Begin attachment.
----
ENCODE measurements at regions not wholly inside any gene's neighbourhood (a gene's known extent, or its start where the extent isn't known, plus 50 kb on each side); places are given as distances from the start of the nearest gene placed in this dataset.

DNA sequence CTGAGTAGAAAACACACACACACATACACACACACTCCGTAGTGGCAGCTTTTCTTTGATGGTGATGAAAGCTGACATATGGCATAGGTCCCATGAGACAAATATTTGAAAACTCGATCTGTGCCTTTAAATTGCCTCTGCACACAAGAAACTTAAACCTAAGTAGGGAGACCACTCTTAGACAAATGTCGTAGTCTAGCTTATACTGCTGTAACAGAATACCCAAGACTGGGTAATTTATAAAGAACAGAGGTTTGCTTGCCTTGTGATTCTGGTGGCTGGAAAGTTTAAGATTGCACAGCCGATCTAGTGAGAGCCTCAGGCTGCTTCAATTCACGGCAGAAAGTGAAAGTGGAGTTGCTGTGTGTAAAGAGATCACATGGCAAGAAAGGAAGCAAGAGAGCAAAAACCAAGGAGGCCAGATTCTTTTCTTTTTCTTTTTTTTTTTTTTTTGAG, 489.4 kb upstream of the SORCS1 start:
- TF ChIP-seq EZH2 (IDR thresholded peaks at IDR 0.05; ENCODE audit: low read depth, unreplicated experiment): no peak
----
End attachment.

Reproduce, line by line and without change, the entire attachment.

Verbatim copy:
ENCODE measurements at regions not wholly inside any gene's neighbourhood (a gene's known extent, or its start where the extent isn't known, plus 50 kb on each side); places are given as distances from the start of the nearest gene placed in this dataset.

DNA sequence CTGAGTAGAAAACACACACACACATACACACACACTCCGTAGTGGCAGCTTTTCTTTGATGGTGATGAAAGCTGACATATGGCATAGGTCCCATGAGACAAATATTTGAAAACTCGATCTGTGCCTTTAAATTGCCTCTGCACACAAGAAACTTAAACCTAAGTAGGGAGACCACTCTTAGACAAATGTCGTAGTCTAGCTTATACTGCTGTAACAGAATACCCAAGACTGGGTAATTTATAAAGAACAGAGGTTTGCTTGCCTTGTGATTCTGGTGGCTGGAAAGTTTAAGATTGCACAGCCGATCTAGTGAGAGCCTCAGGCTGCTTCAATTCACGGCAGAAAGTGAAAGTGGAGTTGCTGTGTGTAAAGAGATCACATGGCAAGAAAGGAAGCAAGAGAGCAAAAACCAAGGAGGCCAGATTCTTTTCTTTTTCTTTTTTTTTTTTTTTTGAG, 489.4 kb upstream of the SORCS1 start:
- TF ChIP-seq EZH2 (IDR thresholded peaks at IDR 0.05; ENCODE audit: low read depth, unreplicated experiment): no peak